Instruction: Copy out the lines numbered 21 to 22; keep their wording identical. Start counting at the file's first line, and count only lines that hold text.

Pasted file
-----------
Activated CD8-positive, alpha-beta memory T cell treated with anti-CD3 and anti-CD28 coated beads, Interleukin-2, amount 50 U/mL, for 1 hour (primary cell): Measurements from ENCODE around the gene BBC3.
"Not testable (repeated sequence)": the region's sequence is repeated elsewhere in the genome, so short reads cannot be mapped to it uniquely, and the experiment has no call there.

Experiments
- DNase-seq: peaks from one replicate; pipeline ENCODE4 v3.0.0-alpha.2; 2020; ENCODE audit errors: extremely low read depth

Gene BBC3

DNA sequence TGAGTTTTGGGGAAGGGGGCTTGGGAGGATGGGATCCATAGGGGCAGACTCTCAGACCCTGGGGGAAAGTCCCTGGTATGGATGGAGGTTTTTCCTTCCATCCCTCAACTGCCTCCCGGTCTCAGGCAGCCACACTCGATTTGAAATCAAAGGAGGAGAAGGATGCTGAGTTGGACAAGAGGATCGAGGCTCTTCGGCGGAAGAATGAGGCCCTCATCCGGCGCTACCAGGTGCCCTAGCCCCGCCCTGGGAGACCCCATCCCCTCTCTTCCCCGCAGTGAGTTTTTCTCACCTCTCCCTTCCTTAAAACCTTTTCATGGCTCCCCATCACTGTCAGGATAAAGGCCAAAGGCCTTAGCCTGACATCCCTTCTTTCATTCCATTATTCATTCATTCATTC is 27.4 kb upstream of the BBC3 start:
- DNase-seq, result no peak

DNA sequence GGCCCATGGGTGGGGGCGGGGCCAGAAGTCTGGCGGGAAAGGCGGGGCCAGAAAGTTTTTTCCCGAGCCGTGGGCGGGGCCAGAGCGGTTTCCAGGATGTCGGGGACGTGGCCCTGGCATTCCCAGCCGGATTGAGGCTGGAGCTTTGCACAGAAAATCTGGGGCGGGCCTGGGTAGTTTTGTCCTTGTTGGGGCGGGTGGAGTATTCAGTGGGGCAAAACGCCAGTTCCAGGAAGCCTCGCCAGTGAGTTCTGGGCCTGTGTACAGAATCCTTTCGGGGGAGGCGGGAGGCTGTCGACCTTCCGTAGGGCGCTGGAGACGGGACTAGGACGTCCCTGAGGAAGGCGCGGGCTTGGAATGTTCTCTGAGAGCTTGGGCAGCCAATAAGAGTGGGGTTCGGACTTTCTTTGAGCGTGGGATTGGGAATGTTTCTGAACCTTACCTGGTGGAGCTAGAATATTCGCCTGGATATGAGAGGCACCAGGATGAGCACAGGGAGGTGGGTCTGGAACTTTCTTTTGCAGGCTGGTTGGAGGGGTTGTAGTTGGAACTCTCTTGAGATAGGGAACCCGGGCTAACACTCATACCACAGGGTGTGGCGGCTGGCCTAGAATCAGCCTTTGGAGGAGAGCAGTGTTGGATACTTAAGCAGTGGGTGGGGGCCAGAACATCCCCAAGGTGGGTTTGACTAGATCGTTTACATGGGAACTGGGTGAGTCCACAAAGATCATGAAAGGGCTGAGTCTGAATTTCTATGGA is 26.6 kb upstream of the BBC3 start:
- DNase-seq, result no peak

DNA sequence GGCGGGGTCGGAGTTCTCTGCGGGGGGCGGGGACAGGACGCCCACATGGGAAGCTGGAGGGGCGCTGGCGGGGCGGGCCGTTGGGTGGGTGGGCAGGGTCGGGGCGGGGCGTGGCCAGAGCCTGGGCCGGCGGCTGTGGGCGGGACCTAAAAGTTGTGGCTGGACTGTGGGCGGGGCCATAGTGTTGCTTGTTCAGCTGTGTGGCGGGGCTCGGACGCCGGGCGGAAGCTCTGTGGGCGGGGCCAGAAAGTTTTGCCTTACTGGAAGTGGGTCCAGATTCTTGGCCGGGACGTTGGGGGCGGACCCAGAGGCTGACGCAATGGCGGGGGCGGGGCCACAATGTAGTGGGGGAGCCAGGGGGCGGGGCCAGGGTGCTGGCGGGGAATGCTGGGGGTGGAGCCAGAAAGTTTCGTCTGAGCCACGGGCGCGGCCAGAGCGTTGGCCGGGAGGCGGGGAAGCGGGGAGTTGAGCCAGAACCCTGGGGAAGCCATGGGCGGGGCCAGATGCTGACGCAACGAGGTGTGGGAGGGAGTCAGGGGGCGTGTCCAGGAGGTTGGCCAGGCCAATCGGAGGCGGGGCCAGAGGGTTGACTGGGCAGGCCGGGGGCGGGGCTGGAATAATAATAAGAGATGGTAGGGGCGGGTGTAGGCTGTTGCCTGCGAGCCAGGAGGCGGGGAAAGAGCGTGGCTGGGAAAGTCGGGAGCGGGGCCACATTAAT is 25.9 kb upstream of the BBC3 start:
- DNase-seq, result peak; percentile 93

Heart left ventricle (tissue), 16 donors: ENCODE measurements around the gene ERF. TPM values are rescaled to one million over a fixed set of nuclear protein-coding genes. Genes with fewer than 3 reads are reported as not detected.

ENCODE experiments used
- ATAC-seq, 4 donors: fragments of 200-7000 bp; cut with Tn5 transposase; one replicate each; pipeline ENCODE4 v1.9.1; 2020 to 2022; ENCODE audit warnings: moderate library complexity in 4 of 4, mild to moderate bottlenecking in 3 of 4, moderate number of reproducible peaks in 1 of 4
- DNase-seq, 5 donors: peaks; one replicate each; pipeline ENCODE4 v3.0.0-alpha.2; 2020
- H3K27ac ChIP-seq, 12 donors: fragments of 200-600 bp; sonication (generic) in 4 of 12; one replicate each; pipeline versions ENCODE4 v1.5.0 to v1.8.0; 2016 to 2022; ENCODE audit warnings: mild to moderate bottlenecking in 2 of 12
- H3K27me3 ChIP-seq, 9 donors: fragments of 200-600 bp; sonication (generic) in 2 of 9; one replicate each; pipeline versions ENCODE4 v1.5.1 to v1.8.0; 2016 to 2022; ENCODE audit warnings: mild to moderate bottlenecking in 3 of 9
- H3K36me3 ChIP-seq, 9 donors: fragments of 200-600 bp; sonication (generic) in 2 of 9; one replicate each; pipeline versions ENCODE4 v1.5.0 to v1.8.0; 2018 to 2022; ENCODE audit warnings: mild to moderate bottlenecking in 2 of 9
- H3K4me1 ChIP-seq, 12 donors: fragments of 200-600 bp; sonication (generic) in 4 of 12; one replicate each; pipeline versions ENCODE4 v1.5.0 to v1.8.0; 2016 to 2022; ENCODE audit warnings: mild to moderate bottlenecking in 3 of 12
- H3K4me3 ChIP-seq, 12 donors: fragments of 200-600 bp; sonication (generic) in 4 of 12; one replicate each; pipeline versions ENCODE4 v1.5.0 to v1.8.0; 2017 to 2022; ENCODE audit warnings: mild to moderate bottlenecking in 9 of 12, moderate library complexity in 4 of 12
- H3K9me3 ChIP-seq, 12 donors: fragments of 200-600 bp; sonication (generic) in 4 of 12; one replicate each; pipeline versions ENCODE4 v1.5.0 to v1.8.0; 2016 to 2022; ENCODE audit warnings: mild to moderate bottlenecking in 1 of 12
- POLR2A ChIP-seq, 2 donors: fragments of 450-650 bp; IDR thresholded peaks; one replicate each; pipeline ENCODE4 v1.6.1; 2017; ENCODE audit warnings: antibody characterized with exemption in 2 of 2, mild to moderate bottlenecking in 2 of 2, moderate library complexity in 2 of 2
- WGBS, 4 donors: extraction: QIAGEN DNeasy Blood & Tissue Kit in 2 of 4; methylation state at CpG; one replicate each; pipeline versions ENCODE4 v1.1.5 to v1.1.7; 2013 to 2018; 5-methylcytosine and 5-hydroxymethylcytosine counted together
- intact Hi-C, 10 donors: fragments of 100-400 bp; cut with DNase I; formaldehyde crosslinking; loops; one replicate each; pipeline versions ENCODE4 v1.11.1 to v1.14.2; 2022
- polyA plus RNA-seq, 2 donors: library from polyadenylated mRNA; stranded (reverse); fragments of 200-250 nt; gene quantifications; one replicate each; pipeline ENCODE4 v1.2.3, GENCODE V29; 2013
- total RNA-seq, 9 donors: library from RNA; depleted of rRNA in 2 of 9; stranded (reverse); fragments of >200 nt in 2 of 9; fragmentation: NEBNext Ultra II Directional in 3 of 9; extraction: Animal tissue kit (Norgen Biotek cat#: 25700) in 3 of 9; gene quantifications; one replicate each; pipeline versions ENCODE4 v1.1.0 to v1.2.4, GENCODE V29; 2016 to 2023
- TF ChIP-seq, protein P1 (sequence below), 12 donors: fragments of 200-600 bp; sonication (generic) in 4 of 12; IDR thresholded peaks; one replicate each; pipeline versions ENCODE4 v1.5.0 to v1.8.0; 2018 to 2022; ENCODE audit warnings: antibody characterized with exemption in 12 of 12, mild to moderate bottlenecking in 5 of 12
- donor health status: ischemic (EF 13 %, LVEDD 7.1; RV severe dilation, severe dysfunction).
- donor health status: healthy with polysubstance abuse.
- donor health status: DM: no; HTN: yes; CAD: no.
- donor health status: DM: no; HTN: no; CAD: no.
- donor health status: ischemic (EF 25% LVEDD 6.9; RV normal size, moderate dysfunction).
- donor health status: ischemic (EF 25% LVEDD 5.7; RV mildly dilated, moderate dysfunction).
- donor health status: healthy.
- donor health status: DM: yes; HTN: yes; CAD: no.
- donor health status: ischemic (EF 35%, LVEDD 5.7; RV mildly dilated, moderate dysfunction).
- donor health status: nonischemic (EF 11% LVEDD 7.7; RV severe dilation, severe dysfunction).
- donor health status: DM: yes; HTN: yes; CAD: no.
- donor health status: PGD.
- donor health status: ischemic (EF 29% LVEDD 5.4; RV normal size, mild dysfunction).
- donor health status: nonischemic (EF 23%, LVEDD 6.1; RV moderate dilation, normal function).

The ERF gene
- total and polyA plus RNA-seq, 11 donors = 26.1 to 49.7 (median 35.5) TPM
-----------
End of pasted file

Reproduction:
- H3K9me3 ChIP-seq, 12 donors: fragments of 200-600 bp; sonication (generic) in 4 of 12; one replicate each; pipeline versions ENCODE4 v1.5.0 to v1.8.0; 2016 to 2022; ENCODE audit warnings: mild to moderate bottlenecking in 1 of 12
- POLR2A ChIP-seq, 2 donors: fragments of 450-650 bp; IDR thresholded peaks; one replicate each; pipeline ENCODE4 v1.6.1; 2017; ENCODE audit warnings: antibody characterized with exemption in 2 of 2, mild to moderate bottlenecking in 2 of 2, moderate library complexity in 2 of 2